Hey everyone! As some of you may know, the upgrade of systemd under Solus has been long desired / requested by our users, and there's some pretty good reasons why.
- Newer features for EFI-based systems (so we can eventually drop clr-boot-manager)
- Newer features in the DHCPv4 and DHCPv6 servers
- Improved security on 64-bit systems to reduce PID collisions.
- Newer features in systemd-resolved for DNS-over-TLS
- Cloudflare DNS is now used as a fallback secondary to Google.
- Bunch of new features for sockets, units, and timers.
Why didn't it happen?
Our systemd upgrade has historically been blocked by an upgrade of OpenSSL. While it obviously isn't impossible to upgrade our OpenSSL and we've done it in the past, the upgrade path is more complex than your average package.
The reason for this is pretty simple and it comes down to a bit of a catch-22: Updating OpenSSL involves also keeping the existing version around, both in the same upgrade, so shipping both at the same time and in the same package, to ensure no libs are removed and ABIs aren't pulled out from underneath python's feet. This has to be done to ensure the package manager (eopkg) continues to function, so we can perform the necessary package transactions to get any new packages to build in the first place.
Basically, updating OpenSSL involves shipping the old and new versions until rebuilds are performed, otherwise we break the package manager. Break the package manager, break package building and obviously users systems. Not fun and a royal pain to get it right. We always strive to provide a flawless upgrade path no matter what the package is, so even having users install some separate package to get certain aspects of their system working, or modifying a file, is absolutely a no-go.
What has changed?
Now, the DNS-over-TLS was one of a few features that primarily used OpenSSL, however we ironically had too new of a GnuTLS to actually take advantage of the support in
resolved. In v244, that issue was fixed, but given shifting priorities and the holidays, it was only until recently I was able to re-assess it.
So now, I've moved our systemd to no longer require OpenSSL, but instead use GnuTLS. This unblocks our systemd upgrade and it is one less thing I need to stress about when I upgrade our OpenSSL (slated for between 4.1 and 4.2).
If you're on the unstable repository already, I urge you to test the new systemd and the upgrade path (basically just
sudo eopkg up or checking everything in the Software Center). If you don't know how to test it, or what to test, I'd suggest:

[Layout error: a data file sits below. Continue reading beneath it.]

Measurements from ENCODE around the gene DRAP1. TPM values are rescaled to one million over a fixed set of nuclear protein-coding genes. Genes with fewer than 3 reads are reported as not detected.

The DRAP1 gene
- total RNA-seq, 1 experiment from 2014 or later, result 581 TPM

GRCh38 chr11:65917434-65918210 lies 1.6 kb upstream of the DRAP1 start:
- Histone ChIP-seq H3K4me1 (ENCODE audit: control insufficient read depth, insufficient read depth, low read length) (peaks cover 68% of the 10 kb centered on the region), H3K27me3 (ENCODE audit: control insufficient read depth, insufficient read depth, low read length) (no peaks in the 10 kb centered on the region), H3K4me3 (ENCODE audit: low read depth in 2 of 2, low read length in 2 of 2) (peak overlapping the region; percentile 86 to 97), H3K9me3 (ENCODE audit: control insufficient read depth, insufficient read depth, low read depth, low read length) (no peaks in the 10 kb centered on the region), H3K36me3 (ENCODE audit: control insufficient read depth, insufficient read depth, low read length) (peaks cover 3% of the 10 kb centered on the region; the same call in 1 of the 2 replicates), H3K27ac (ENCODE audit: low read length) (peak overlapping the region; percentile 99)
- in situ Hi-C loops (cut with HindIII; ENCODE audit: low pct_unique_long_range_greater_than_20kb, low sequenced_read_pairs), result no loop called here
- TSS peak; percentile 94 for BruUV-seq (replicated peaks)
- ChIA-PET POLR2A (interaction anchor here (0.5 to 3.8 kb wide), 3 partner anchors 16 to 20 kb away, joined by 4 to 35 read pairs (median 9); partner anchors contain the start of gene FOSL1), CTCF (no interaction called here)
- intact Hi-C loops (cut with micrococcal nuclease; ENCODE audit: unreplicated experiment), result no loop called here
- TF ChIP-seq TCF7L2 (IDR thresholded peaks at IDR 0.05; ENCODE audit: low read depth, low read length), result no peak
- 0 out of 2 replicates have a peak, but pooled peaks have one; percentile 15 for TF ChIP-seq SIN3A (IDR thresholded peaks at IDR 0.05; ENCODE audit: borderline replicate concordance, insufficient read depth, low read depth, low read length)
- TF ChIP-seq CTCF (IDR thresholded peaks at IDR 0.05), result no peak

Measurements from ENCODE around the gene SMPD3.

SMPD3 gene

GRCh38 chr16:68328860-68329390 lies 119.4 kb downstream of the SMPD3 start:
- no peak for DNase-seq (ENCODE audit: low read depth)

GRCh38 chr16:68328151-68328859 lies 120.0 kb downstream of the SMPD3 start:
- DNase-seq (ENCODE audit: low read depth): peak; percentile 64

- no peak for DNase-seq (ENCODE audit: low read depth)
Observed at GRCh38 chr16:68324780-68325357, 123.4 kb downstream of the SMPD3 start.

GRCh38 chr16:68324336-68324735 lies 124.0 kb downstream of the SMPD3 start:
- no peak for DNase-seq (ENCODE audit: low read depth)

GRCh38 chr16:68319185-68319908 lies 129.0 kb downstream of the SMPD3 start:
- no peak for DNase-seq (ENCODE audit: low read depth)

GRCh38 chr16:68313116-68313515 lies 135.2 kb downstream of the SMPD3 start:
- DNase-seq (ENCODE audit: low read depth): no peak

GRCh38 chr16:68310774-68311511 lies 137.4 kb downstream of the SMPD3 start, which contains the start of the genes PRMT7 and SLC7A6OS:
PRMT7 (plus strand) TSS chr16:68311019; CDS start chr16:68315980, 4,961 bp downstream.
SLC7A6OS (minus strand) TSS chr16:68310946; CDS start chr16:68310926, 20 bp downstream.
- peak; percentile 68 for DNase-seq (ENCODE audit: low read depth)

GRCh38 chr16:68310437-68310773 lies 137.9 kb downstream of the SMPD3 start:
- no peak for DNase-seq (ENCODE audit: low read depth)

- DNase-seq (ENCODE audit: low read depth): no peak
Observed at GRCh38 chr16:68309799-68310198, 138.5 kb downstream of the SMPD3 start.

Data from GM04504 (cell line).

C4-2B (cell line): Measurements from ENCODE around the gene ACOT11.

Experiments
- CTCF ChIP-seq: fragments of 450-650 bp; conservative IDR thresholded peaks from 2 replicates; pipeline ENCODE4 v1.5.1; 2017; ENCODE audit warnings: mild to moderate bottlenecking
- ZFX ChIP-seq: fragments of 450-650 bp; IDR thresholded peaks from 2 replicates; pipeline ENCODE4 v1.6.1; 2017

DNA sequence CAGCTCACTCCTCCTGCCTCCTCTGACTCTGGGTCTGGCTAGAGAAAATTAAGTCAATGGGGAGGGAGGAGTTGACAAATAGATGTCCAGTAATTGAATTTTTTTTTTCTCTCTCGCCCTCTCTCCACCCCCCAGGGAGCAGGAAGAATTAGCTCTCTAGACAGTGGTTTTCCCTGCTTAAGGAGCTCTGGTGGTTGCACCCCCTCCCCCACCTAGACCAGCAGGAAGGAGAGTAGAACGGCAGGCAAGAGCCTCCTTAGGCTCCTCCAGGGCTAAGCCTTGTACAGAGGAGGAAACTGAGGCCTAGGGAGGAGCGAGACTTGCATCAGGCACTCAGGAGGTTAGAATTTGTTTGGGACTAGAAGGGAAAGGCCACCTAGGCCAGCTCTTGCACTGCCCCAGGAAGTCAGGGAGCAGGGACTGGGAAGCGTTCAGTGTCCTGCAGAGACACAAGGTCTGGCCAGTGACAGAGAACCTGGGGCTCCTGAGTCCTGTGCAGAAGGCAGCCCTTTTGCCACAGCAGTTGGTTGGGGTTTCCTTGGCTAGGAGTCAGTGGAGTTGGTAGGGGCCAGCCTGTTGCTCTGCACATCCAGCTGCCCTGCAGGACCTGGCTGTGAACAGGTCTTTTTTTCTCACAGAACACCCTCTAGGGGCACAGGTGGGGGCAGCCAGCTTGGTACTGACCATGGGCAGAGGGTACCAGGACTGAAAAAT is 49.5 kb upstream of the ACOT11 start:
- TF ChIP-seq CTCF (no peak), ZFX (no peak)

- Booting to your DE of your choice is a pretty good start.
- Testing networking (wired or wireless). We don't leverage systemd-networkd, but we do leverage systemd-resolved, so I would test DNS resolution and validating that any of your own custom DNS server settings (if any) still function. For example, I fully expect my DNS to resolve to my home server running dnsmasq, if it fails to indicate that in my network settings in GNOME Control Center then I know there's an issue.
- Testing your systemd timers and sockets, if any. If you use any services like nginx or Docker, double check that they work.
- Suspend, hibernate, rebooting, shutdown.
- Other bits and bobs. Lemme know if something breaks.
Please note that this upgrade can be quite risky. If you're on stable repo, seriously I'm not providing info for you to use the unstable repo and potentially bork your machine. If you're on unstable and you're willing to risk having to chroot into your machine from a Live ISO (have one ready) to revert the package updates if your system fails to boot, then this is the update for you to test. Otherwise don't do it either. Regardless, read the testing notes please.
- If you see usysconf trigger errors for sysusers and tmpfiles during installation of packages prior to systemd, they should be safe to ignore assuming you actually perform a full system upgrade. Just reboot and run
sudo usysconf run -f from the Terminal just to confirm that "Reloading systemd configuration" and "Re-executing systemd" work.
- Please perform a full shutdown of your system using the power button on your laptop or desktop (as in, press and hold it until it shuts down). Otherwise you'll be prompted by polkit for authentication on the reboot.target, and it'll fail with access denied. Basically you're ripping systemd out from underneath itself, this is normal and you shouldn't see it on any future attempts after the forced shutdown. At least, I didn't.